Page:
“That’s Jimmy Driftwood right there,” J.C. says, “and that’s me at Lonnie Lee’s house. It was hot, hot, hot in that room, no air-conditioning.” He flips the page. “That’s me at the courthouse, just outside the judge’s office. This guy, we called him Utah Carl, but he was from Iowa. He stayed in a trailer, stayed for years. And there’s Chester; he’s gone now. And that there is Claude Gardner, the mayor’s father. He was a great picker of Jimmie Rodgers.”

A flash of pride washes over J.C.’s face. For a moment, he’s lost in his memories.

 

2:15 p.m. A_FoBIt’s late in the day, and J.C. tells me he has to be on his way. I’m hesitant to say goodbye so abruptly: Did I ask him all the questions I had? Did we hit all the spots we needed to visit? We shake hands next to Sylamore Creek, and he reminds me, once again, to listen to that CD he gave me.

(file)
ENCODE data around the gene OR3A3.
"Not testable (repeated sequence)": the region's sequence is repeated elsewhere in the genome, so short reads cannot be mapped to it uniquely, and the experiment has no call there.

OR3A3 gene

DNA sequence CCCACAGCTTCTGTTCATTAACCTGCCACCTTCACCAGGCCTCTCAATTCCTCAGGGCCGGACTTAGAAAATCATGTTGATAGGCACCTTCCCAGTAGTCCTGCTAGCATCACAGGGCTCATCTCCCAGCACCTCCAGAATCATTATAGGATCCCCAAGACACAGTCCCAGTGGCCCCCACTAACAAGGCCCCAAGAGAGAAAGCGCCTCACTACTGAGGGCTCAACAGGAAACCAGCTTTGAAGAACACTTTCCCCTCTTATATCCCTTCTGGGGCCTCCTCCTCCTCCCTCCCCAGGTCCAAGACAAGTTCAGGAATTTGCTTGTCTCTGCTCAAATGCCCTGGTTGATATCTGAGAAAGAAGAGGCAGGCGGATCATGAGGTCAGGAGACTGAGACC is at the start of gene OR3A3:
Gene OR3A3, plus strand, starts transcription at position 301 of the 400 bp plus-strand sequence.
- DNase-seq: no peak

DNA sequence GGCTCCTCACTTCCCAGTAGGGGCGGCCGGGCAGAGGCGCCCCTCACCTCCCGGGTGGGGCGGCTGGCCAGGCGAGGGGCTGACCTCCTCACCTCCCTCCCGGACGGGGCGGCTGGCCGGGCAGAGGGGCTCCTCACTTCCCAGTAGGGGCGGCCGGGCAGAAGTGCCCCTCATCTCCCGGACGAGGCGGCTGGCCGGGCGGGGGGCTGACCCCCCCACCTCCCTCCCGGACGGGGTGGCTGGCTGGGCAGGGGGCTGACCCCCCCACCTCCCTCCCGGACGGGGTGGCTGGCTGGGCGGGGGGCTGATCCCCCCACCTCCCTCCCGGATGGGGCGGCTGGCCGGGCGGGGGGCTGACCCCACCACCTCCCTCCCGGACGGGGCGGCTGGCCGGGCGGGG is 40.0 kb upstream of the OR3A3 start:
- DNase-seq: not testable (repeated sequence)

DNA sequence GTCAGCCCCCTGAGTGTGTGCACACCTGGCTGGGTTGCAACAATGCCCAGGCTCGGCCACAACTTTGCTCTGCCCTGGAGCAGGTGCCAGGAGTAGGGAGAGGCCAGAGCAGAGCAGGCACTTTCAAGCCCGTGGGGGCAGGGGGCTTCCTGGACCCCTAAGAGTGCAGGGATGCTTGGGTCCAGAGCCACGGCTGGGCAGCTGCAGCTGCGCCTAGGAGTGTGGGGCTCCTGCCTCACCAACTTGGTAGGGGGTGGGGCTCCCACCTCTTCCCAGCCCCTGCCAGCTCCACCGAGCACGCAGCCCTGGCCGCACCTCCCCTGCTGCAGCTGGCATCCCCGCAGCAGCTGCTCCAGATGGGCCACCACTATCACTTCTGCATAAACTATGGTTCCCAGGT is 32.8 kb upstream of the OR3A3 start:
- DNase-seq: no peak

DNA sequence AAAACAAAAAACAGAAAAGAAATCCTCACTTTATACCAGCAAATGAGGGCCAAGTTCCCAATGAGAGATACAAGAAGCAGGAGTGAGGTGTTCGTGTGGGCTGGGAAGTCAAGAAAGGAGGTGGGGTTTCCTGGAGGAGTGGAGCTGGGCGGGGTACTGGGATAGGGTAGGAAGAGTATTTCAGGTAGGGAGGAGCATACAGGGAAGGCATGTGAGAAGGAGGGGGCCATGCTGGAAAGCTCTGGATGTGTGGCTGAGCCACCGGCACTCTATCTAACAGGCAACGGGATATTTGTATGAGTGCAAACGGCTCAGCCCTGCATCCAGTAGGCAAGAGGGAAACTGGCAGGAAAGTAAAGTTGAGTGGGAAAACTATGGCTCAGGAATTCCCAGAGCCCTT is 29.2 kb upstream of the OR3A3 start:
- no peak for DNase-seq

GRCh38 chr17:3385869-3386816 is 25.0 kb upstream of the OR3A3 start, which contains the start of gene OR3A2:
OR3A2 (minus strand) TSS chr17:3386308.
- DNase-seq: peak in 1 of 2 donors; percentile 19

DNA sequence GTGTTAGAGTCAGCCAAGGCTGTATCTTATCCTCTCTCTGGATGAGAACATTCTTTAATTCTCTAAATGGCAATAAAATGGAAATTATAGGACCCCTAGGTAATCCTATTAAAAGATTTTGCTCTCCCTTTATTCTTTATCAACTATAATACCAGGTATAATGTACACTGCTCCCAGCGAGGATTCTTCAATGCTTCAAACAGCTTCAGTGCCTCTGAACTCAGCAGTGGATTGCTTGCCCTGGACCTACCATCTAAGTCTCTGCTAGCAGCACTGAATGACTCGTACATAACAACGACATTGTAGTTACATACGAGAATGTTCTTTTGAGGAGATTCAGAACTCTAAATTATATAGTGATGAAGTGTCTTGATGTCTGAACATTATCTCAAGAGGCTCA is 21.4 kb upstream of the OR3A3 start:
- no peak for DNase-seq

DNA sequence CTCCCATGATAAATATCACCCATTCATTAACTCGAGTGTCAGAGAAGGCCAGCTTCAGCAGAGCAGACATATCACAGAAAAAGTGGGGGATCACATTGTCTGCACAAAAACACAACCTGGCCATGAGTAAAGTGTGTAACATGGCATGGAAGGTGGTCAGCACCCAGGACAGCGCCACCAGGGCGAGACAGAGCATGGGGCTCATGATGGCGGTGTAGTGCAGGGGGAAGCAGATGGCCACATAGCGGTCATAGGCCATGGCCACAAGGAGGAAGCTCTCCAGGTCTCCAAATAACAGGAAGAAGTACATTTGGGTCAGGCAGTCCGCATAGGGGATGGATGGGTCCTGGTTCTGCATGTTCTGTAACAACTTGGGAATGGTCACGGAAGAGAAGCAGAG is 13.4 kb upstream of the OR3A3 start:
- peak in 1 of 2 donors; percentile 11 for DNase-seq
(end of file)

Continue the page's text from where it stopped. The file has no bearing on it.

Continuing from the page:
Once in my car, I slip in the CD. Only a few bars into an old Jimmie Rodgers tune called “California Blues,” I recognize J.C.’s voice rising above the twang of a duo of guitars: “I’m a do-right papa, I got a home everywhere I go. …” My heart swells, and I understand why J.C. was so adamant that I give his CD a listen. He knew all along that hearing this music—not hearing him talk—was the way to truly experience his hometown.

With J.C.’s voice filling my speakers, I drive back through town, past Mellon’s Country Store, past Jimmy Driftwood’s Barn, past the turnoff for the Arkansas Folk Center, and I realize that my tour’s not over.

In fact, perhaps it’s just begun.